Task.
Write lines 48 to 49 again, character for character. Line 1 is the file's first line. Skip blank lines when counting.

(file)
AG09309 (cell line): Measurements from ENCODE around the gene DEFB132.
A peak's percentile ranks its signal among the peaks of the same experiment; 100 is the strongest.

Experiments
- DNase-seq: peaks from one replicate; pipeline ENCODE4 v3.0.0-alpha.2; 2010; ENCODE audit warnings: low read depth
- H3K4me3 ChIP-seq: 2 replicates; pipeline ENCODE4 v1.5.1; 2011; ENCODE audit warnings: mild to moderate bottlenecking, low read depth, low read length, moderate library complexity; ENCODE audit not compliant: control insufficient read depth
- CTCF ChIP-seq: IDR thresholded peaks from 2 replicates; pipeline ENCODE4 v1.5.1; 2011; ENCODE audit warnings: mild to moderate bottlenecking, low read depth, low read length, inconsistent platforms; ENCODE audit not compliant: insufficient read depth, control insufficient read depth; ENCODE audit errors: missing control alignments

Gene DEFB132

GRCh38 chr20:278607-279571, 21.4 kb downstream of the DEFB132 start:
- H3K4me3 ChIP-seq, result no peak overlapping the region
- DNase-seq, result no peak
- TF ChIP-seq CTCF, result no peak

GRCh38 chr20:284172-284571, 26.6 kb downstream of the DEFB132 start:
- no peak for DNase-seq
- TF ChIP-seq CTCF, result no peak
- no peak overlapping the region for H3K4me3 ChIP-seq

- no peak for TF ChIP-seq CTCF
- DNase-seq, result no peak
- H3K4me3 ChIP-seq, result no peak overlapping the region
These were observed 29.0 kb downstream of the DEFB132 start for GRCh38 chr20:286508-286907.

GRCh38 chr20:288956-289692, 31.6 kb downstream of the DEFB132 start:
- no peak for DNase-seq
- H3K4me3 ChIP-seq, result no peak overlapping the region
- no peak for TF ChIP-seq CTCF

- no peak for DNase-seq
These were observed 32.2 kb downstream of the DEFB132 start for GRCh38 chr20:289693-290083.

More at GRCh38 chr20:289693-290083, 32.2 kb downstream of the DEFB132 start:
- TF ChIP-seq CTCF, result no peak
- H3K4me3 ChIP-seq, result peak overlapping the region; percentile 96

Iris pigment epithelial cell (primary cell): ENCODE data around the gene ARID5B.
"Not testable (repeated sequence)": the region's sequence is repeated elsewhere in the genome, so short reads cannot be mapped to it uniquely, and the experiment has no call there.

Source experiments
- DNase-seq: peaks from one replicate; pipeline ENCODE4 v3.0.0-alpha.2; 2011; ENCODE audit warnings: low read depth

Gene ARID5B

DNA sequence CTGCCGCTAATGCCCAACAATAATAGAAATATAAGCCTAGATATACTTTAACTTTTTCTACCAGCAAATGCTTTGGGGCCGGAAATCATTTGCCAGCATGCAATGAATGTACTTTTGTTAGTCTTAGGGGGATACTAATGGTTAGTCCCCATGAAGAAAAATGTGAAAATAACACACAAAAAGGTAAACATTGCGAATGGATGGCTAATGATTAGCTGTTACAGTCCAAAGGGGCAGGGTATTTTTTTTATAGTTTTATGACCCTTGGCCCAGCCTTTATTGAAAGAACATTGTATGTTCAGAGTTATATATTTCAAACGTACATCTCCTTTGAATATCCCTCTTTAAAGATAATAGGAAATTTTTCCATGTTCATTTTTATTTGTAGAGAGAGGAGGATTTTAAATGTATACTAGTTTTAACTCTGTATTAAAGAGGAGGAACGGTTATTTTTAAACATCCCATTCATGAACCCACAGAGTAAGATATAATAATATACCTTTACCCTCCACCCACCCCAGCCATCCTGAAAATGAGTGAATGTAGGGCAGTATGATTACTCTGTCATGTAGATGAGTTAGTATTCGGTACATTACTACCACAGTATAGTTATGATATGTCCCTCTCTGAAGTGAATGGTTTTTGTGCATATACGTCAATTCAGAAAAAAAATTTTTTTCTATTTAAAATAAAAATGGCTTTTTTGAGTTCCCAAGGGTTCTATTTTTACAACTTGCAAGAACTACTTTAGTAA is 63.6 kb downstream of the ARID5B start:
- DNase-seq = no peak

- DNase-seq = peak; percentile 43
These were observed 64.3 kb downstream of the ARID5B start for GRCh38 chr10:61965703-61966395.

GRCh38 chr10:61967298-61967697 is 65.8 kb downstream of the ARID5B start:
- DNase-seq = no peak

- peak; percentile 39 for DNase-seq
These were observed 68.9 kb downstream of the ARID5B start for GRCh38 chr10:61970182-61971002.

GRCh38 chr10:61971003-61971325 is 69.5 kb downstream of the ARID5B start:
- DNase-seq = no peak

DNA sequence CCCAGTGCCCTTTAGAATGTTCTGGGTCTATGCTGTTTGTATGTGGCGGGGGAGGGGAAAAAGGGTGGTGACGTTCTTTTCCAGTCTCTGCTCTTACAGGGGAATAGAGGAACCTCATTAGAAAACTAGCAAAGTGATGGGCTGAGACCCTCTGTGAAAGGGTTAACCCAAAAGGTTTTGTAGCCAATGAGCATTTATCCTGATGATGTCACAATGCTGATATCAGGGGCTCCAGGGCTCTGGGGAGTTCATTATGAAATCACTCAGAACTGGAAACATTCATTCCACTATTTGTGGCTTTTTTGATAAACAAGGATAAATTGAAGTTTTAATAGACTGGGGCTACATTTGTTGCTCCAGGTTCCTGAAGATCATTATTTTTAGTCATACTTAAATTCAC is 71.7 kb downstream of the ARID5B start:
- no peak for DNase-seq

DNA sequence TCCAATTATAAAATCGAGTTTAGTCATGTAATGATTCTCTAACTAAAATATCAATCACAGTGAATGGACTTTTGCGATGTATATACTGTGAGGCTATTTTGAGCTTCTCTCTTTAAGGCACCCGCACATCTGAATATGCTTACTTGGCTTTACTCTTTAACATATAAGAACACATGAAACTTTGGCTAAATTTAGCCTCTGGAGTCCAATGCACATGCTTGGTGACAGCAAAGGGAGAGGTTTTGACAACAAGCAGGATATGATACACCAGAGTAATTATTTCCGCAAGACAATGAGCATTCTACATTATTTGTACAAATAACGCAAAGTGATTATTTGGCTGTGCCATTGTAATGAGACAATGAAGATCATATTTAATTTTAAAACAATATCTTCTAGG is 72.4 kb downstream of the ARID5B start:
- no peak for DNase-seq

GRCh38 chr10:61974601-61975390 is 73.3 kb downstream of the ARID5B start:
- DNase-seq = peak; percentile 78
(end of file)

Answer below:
GRCh38 chr10:61974601-61975390 is 73.3 kb downstream of the ARID5B start:
- DNase-seq = peak; percentile 78